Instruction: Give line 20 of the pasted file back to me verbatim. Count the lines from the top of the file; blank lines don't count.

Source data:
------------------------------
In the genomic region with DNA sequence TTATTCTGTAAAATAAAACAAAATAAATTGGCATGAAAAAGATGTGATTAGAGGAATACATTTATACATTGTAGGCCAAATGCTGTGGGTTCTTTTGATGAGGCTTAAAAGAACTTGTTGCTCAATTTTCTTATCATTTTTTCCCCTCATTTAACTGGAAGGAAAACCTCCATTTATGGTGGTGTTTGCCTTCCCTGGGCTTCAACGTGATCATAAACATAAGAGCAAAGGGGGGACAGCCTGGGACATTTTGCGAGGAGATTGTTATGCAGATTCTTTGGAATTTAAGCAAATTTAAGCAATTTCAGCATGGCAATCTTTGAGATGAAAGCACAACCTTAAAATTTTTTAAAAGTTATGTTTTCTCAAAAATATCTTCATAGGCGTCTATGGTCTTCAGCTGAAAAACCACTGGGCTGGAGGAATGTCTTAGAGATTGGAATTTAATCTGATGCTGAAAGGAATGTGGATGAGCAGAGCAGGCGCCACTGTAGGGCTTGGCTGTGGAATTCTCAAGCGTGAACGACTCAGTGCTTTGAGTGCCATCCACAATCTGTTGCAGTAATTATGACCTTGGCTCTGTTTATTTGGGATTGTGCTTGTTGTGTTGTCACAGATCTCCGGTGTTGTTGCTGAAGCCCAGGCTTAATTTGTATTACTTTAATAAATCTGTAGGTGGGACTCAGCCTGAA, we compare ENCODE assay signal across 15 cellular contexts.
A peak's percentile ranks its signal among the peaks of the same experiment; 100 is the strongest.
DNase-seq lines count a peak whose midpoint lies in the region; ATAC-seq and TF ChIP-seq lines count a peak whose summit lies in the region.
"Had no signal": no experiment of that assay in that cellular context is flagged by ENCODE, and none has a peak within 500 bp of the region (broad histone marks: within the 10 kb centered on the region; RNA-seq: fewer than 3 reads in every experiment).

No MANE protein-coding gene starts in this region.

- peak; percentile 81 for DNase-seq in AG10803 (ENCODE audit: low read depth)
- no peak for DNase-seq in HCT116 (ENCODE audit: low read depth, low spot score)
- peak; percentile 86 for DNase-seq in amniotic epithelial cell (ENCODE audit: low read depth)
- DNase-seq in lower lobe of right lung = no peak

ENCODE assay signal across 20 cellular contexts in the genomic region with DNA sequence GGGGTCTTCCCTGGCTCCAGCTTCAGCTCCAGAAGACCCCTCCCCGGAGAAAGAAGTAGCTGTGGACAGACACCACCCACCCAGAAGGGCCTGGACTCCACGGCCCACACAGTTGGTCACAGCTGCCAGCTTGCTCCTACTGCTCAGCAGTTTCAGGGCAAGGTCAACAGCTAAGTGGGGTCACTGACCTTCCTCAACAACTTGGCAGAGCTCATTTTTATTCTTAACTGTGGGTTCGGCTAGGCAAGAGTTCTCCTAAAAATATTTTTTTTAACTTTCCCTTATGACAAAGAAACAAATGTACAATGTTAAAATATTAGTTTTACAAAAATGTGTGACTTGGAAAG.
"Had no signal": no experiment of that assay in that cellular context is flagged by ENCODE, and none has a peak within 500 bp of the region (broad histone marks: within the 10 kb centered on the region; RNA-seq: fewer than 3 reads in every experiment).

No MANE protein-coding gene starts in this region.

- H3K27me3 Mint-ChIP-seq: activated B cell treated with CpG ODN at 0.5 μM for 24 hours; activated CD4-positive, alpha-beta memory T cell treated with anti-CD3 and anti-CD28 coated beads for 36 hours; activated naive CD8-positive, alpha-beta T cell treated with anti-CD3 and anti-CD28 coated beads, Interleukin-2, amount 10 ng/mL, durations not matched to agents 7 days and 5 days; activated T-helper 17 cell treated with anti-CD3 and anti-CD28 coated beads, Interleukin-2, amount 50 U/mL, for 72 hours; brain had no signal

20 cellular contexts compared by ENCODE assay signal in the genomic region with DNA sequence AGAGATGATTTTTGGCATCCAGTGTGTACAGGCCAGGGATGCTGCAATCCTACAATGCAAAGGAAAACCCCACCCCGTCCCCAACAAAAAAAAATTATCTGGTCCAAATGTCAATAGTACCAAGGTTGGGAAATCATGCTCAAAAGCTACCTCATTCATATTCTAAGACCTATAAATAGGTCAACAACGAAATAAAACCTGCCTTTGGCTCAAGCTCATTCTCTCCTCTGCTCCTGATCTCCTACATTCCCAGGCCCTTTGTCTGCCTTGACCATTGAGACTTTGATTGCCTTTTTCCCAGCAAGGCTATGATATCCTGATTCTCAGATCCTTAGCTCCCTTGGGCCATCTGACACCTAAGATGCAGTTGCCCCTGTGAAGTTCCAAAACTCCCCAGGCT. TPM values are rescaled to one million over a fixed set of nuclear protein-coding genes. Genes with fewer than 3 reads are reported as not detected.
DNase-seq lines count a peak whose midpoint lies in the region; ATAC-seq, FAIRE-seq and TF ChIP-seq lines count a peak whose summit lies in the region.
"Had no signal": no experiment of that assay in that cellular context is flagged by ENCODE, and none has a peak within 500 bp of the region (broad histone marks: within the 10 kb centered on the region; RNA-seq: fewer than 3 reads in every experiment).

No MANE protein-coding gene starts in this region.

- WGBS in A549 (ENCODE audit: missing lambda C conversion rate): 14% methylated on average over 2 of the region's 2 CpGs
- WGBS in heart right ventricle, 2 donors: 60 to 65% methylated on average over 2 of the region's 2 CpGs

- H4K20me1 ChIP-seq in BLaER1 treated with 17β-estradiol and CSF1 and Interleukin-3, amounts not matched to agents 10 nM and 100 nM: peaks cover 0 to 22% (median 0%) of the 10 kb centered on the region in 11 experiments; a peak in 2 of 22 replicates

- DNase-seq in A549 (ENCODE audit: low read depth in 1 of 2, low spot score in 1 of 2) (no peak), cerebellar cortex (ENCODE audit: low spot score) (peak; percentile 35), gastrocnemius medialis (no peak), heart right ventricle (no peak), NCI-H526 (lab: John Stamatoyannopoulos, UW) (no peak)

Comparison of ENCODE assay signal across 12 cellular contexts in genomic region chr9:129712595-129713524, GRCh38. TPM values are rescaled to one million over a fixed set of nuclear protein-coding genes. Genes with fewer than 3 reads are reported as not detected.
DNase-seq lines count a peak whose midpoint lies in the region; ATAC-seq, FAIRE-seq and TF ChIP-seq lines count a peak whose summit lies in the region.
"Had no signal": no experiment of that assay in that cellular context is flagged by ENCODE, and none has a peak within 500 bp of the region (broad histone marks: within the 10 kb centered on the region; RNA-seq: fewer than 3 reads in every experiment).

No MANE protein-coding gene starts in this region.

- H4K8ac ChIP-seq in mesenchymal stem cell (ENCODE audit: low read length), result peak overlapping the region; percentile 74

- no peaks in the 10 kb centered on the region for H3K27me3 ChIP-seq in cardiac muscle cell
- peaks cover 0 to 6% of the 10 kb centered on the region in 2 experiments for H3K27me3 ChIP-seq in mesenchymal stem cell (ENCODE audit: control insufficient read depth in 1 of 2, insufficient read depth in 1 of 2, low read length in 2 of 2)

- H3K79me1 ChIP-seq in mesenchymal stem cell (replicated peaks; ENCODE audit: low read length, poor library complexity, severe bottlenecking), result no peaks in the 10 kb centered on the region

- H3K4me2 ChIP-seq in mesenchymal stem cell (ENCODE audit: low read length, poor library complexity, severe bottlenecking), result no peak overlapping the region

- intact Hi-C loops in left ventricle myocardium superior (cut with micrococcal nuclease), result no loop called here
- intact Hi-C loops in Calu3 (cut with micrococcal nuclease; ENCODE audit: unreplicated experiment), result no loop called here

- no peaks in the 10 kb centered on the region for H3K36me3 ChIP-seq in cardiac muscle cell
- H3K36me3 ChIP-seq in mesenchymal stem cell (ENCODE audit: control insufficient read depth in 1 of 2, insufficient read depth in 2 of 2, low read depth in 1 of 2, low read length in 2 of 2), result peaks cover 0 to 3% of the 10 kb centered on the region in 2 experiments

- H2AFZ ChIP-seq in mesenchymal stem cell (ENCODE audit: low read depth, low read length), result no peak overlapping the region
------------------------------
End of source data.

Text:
- H4K20me1 ChIP-seq in BLaER1 treated with 17β-estradiol and CSF1 and Interleukin-3, amounts not matched to agents 10 nM and 100 nM: peaks cover 0 to 22% (median 0%) of the 10 kb centered on the region in 11 experiments; a peak in 2 of 22 replicates